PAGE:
TikTok sued after child dies from viral Blackout Challenge


TikTok is being sued after a child died from participating in a viral challenge that was made popular on the app. 


TikTok is often the source of many viral internet trends, a lot of which are seen as controversial. From teens getting popular off of dance trends originating from black creators to the dangerous Milk Crate Challenge, TikTok is no stranger to criticism. But this latest incident went beyond mere accusations. 


Tawainna Anderson has filed a lawsuit against TikTok after the death of her 10-year-old daughter, Nylah. The little girl passed away in December 2021 after attempting the Blackout Challenge. This TikTok challenge involved holding your breath as long as possible, sometimes causing participants to pass out. 


Anderson was one of the unfortunate individuals to pass out. She ended up at a pediatric hospital for several days, ultimately passing away from her injuries. 


The lawsuit states that TikTok "thrust" the challenge in front of Nylah on her For You Page, a result of TIkTok's algorithm. This algorithm, the lawsuit went on, determined that the "deadly Blackout Challenge" was in line with the interests of a 10-year-old child.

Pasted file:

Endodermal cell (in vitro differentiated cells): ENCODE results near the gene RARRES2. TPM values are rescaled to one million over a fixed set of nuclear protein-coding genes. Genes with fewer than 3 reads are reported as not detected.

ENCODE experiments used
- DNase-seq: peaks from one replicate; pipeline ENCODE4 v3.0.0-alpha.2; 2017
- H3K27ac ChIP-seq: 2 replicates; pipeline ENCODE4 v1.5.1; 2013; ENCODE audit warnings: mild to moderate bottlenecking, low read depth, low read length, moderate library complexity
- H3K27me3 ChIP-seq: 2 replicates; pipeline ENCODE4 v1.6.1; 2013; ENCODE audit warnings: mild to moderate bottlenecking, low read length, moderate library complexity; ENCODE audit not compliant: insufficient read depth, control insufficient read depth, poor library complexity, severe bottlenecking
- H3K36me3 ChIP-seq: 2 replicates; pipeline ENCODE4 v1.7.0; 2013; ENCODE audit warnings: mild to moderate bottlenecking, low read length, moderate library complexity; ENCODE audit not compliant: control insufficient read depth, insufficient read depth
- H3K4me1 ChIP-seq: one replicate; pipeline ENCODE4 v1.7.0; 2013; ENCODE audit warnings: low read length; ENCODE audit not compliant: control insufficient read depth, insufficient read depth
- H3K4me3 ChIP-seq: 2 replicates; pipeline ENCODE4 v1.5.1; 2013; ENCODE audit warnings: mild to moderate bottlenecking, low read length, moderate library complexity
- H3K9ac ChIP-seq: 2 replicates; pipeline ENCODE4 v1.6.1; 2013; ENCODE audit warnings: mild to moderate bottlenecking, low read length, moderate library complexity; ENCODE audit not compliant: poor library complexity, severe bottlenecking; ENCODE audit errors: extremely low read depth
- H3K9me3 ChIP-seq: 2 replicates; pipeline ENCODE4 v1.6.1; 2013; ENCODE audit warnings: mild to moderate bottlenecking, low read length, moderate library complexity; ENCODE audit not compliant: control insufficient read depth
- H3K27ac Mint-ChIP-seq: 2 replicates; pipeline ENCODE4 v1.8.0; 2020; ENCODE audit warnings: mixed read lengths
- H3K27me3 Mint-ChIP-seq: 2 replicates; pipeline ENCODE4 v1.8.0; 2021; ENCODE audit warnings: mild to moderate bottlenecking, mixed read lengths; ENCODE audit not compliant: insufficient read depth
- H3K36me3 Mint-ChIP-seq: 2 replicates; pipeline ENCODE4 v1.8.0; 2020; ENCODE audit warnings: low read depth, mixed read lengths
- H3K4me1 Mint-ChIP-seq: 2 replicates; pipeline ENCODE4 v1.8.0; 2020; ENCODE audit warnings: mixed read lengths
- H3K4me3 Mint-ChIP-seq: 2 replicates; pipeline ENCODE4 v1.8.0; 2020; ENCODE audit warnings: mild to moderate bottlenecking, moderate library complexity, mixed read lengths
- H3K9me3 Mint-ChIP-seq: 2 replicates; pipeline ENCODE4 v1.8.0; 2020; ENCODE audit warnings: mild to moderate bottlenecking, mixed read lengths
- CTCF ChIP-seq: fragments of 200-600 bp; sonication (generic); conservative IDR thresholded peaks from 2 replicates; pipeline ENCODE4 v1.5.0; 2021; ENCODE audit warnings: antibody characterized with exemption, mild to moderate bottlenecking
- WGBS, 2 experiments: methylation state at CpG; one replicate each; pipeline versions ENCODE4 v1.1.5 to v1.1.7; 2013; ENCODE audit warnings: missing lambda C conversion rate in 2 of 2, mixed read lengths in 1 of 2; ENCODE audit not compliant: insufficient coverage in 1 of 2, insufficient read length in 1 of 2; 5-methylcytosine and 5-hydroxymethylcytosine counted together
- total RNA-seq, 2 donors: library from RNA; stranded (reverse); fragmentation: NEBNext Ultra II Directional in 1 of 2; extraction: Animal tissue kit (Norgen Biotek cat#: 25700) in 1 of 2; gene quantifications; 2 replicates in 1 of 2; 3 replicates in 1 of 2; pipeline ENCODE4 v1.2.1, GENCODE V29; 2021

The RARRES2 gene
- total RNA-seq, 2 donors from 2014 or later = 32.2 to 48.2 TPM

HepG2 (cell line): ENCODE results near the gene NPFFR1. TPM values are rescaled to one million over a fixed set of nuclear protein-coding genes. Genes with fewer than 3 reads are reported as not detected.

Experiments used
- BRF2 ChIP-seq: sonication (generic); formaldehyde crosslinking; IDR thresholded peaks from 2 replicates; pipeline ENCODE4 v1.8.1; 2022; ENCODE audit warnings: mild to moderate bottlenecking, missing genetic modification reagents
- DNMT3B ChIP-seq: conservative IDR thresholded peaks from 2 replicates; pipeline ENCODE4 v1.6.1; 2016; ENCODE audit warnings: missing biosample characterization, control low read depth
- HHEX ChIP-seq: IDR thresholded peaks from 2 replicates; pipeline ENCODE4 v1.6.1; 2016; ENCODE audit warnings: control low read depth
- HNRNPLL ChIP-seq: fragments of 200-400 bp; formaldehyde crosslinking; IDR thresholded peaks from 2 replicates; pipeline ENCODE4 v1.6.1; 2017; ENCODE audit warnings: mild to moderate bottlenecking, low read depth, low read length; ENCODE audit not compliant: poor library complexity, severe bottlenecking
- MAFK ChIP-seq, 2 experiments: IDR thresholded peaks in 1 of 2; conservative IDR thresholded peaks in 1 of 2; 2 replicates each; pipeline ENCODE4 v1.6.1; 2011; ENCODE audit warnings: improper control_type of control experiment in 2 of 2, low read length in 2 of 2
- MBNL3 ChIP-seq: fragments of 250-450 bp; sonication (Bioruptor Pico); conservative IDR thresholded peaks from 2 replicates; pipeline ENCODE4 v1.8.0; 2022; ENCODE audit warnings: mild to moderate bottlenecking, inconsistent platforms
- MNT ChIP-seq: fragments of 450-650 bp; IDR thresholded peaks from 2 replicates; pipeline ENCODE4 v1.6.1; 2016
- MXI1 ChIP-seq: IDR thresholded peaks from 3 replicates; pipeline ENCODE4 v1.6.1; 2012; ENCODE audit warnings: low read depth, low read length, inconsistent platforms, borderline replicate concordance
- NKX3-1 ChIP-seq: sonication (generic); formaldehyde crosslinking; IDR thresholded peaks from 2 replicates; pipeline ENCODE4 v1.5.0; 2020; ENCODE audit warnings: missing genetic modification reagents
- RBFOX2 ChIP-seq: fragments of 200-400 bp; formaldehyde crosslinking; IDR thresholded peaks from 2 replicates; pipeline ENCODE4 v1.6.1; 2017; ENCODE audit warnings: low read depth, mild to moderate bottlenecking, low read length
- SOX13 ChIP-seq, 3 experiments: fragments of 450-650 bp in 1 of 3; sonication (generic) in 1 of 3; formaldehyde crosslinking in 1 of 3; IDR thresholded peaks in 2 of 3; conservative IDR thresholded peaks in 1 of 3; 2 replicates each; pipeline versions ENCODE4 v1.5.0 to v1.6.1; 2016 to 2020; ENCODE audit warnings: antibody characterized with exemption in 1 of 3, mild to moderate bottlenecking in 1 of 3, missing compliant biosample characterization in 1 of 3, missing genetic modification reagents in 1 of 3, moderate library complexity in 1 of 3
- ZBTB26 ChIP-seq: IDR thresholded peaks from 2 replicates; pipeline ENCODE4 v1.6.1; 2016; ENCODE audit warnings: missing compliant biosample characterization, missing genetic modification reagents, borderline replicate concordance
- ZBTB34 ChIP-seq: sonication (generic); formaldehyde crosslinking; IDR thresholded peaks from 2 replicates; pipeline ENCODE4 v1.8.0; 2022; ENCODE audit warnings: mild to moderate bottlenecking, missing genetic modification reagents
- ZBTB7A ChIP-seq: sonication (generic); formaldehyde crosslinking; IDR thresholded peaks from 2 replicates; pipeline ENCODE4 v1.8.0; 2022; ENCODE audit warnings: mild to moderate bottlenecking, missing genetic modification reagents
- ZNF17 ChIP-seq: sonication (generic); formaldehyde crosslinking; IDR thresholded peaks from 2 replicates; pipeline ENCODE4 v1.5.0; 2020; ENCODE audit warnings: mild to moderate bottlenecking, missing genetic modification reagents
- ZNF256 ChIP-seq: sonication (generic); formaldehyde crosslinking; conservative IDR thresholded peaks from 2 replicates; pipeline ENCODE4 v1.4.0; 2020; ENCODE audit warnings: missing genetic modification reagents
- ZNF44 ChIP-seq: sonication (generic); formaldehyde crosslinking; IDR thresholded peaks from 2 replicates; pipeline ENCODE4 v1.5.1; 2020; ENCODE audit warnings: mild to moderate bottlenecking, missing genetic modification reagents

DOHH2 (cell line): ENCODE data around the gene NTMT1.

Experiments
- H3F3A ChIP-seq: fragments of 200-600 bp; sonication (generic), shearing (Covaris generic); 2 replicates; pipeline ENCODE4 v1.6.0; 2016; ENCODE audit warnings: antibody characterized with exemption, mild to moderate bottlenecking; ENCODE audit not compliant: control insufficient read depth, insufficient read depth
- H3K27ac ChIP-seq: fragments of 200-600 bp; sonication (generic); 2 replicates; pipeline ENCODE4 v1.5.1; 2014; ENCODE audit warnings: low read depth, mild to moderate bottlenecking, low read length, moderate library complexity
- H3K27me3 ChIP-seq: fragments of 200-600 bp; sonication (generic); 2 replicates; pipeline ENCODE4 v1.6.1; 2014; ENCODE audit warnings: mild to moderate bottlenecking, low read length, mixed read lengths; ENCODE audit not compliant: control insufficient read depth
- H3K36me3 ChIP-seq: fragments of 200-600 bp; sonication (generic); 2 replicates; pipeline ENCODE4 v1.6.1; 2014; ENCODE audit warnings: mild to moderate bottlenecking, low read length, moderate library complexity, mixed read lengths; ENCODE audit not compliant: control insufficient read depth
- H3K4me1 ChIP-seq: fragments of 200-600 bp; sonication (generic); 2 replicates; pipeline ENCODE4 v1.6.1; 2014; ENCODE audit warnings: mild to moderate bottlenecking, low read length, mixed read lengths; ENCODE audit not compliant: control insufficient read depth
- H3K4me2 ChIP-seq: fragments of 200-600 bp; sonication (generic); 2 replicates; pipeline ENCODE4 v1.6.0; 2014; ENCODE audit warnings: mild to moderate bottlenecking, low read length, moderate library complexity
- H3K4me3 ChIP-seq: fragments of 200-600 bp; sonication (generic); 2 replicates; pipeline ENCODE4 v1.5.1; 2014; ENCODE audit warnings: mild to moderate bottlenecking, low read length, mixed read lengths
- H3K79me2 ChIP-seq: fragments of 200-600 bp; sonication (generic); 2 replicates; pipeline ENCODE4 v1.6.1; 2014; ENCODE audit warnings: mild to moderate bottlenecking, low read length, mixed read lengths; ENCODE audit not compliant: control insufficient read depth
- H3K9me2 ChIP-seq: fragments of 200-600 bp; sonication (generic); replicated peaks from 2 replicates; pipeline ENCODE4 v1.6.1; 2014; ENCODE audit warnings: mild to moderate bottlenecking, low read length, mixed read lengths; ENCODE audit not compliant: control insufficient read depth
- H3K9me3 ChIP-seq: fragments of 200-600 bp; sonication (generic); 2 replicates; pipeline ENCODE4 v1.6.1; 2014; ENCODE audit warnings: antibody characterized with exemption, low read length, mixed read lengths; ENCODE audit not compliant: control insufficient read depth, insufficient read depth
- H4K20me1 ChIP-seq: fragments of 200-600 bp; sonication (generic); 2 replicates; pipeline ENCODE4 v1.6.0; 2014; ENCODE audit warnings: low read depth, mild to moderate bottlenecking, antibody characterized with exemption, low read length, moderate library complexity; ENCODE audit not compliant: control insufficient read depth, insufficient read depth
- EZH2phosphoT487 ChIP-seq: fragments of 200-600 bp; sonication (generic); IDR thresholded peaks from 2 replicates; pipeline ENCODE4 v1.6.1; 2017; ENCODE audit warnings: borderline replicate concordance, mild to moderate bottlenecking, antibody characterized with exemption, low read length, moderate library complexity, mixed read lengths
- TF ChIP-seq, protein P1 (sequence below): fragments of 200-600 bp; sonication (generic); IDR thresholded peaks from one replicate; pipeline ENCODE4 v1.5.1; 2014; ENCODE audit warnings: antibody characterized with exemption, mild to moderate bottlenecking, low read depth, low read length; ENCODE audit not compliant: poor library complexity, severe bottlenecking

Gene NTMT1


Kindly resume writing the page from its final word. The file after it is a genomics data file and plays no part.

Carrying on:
"And she died as a result," it reads. 



The lawsuit urges technology companies in general to "step up" and "take responsibility" for creating a safe environment for children. It continues to say that companies like TikTok are not transparent about the impact of their products, "preventing parents and young people from making informed decisions" about the social media platform. 


Anderson added that TikTok profits off of "promoting addiction" and she wants the platform held accountable for its "dangerously defective product." 


TikTok hasn't publicly responded to the lawsuit but has discussed the Blackout Challenge in the past. A spokesperson called the challenge "disgusting" but claims it didn't originate on TikTok. Still, the company promised to "remain vigilant" and remove content related to the Blackout Challenge. 


“Make sure you’re checking your kids’ phones. Just pay attention, because you never know what you might find," Anderson said last year. 

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